Even if my gushing over gaming lore sounds foreign to you, the visuals in Wreck-It Ralph are ... well ... eye candy. More than one richly rendered sequence, paired with the pulse-spiking music that's true to each game’s genre, made me giddy. While most movement came fluidly and didn’t distract, some characters were made to move in the stilted, freeze-frame manner of their games. This nice touch along with myriad cameos and others small details demand a repeat viewing, and remind us why animation can be so uniquely powerful in crafting worlds and characters.

Marketing Win
It also allowed for some rather famous mascots to appear alongside our heroes. In case the poster didn’t tip you off, Wreck-It Ralph features product placement and character licenses up the wazoo. I don't know what legal hoops Disney had to jump through for this one (in light of recent news I rather hoped for a Darth Vader cameo, but alas). Unlike a lot of movies where shots of big brand labels look shoehorned and ridiculous, seeing real games in the arcade gave the place a sense of authenticity. Wedging the Fix-It Felix, Jr. cabinet between Pac-Man and Asteroids was no accident. These familiar titles give Litwak’s Arcade a realism that even those not familiar with classic arcades will still be able to pick up, while signalling gamers in the crowd that the filmmakers are keen to speak our language. Seeing video game legends on the big screen was part of the draw for much of the audience, myself included, as gaming geeks don't get a lot of positive representation in movies let alone something like Wreck-It Ralph. Thematically and visually, it seems to have been gift-wrapped for a nostalgic geek parent in search of a kid's movie that they'll enjoy too.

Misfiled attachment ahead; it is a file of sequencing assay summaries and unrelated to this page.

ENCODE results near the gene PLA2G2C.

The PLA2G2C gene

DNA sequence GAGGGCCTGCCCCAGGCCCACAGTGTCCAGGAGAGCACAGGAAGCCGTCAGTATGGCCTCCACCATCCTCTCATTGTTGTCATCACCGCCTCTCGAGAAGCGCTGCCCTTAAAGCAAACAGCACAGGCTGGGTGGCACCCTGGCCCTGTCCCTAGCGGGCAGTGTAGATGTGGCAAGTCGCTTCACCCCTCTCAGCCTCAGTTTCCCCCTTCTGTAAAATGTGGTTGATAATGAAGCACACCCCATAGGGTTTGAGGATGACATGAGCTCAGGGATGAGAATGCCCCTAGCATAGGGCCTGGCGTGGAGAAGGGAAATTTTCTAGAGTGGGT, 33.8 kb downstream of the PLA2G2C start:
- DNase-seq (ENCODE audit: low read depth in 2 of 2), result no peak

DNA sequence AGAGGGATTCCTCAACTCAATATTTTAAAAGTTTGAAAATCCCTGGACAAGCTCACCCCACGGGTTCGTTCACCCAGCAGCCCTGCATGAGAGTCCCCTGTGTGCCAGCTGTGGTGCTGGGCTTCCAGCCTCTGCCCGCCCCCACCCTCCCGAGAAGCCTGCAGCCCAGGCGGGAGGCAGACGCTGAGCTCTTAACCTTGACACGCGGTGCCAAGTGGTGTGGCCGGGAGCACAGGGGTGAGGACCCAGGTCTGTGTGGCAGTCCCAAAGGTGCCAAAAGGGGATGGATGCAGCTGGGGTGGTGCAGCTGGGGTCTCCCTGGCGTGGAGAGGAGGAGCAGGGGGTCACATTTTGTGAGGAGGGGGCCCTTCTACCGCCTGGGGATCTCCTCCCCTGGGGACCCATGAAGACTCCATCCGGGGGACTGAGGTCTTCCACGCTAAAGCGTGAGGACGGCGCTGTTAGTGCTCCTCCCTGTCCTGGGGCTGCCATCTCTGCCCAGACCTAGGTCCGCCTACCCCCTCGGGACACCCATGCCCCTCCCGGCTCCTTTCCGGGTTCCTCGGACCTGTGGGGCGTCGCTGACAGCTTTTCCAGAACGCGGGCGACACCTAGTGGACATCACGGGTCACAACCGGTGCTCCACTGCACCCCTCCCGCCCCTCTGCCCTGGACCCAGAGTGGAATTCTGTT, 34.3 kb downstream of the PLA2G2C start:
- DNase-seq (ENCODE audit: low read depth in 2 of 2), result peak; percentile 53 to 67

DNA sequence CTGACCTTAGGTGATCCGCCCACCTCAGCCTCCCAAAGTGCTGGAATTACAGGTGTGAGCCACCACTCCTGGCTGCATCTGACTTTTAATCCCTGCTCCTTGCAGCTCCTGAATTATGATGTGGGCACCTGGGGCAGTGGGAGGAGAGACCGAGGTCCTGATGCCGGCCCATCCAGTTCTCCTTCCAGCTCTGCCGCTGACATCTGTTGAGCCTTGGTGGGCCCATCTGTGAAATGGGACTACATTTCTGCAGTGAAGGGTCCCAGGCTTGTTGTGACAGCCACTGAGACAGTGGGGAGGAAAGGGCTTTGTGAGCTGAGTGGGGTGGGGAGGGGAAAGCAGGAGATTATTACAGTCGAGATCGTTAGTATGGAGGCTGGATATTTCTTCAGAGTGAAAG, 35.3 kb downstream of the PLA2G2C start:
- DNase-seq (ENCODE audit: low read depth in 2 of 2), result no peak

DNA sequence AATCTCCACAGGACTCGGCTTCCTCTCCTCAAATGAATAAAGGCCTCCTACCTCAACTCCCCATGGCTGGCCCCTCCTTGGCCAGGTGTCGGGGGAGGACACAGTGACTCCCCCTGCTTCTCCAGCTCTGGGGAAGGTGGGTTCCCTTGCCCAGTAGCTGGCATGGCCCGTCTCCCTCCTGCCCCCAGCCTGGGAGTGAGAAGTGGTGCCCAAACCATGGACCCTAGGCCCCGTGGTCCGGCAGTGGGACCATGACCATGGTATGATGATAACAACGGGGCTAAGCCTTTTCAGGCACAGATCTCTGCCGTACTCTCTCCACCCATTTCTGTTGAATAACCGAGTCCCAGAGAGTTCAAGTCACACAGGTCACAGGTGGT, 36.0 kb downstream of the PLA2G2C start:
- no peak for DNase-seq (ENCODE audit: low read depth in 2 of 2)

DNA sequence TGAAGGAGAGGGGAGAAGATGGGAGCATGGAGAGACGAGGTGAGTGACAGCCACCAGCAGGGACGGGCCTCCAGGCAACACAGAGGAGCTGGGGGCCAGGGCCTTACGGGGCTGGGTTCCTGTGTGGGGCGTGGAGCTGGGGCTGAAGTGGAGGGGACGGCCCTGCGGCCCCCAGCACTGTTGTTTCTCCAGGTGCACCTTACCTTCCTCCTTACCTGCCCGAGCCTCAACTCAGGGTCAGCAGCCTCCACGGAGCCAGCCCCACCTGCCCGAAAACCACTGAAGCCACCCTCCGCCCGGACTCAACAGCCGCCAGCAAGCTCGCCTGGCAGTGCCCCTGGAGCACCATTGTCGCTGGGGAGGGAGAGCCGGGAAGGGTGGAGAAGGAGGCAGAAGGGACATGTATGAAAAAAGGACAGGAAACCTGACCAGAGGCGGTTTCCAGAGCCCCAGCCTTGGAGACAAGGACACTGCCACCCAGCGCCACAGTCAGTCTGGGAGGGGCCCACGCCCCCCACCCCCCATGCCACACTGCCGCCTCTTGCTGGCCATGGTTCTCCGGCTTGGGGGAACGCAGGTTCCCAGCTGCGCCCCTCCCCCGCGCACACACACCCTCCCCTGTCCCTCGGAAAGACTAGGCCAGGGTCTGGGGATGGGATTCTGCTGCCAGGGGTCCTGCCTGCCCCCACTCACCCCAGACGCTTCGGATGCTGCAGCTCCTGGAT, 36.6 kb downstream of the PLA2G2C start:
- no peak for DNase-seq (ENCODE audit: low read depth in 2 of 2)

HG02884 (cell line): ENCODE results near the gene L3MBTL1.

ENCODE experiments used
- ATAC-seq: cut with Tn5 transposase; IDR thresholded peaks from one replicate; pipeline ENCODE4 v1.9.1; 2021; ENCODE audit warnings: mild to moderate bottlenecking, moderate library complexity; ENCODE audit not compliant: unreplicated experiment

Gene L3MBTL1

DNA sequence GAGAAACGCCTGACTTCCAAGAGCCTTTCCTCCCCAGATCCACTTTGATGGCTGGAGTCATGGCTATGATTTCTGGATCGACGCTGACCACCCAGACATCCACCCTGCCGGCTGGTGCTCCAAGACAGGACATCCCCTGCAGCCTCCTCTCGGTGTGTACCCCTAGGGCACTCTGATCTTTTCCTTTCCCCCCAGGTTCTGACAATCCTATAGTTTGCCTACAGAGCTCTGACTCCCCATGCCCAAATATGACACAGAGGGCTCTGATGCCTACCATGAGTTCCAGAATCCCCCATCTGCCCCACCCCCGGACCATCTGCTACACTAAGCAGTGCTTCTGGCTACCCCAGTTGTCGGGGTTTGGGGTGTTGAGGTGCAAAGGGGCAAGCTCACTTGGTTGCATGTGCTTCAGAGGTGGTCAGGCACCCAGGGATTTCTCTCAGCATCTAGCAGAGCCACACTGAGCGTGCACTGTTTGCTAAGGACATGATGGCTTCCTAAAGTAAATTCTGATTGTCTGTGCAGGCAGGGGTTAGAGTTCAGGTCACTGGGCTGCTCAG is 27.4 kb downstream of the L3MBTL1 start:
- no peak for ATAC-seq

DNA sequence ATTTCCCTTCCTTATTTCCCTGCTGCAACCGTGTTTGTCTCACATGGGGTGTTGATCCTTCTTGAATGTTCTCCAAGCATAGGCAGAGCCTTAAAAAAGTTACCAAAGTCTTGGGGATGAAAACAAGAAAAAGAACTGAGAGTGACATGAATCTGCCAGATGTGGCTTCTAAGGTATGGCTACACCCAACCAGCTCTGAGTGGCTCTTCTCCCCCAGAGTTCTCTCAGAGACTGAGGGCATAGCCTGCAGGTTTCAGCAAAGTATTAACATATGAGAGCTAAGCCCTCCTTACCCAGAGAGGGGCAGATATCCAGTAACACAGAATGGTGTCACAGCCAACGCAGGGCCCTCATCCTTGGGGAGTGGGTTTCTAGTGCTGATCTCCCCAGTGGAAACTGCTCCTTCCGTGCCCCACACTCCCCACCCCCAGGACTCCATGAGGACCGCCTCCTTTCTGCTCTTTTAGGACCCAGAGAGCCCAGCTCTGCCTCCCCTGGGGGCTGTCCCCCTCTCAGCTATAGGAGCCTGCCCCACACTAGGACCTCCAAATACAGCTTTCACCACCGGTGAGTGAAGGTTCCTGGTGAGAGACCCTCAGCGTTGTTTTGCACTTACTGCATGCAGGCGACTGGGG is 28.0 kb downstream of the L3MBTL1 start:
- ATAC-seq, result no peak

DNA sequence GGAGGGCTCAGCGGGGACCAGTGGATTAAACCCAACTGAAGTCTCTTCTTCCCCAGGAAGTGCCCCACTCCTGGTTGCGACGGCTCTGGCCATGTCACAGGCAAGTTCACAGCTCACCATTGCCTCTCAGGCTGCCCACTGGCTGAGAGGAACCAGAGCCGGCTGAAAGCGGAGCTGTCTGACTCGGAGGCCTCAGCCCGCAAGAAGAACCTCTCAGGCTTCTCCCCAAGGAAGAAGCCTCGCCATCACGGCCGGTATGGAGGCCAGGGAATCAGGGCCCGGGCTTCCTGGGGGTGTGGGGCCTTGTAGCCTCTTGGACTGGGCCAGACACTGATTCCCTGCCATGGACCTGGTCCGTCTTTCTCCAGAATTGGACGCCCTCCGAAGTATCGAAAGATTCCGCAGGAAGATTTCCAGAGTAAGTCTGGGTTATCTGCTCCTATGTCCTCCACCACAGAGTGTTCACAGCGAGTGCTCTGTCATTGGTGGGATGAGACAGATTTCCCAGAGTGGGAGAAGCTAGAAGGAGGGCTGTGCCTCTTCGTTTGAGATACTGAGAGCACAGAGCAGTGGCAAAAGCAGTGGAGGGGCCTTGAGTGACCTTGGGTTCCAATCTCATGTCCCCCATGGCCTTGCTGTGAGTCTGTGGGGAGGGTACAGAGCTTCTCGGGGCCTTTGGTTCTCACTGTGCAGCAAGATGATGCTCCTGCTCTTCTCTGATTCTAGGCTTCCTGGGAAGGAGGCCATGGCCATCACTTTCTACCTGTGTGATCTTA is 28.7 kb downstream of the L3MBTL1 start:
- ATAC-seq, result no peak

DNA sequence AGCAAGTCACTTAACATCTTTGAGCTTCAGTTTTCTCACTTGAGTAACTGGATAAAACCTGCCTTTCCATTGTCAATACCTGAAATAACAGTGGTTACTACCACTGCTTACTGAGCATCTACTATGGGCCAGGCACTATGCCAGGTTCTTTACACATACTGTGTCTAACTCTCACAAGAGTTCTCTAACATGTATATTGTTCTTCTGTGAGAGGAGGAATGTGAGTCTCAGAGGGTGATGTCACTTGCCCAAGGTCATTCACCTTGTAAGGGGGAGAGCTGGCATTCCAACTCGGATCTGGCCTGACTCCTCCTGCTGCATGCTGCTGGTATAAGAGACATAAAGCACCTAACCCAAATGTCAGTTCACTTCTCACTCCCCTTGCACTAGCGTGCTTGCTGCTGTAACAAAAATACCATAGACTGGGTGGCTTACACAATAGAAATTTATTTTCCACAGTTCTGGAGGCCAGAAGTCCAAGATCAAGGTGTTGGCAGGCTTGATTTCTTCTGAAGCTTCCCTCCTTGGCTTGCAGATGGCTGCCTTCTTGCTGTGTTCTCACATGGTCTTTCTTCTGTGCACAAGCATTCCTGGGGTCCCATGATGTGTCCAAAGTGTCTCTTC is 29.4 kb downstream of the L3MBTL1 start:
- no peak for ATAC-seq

Just in case traditional marketing weren't enough to sell this made-up game to the old-school gamer, Disney built some real life Fix-It Felix Jr. arcade machines and stuck them in strategic locations  i.e. arcades and video game conventions. I spotted one at Fan Expo in Toronto in August, with a respectable line of gamers, young and old, looking to try out this clever promotional contraption. When you win, you get to see poor Ralph chucked off the roof of the apartment complex by its inhabitants... something played out in the film’s opening scene. The film’s subject matter makes it perfectly suited to a transmedia ad campaign; watching Ralph going through the paces in his own game before seeing the movie adds an extra level of engagement for the audience.

Wreck-It Ralph is a short, yet sweet ride, clocking in at a satisfying 108 minutes. So if you need entertain your inner kid, or have kids of your own, give it a look; it may not be an oldie, but it’s a goodie.

Catharine Charlesworth is an avid lover of books, the web, and other inventive outlets for the written word. She has studied communication at the University of Toronto while working as a bookseller, and is currently employed in online advertising in downtown Toronto.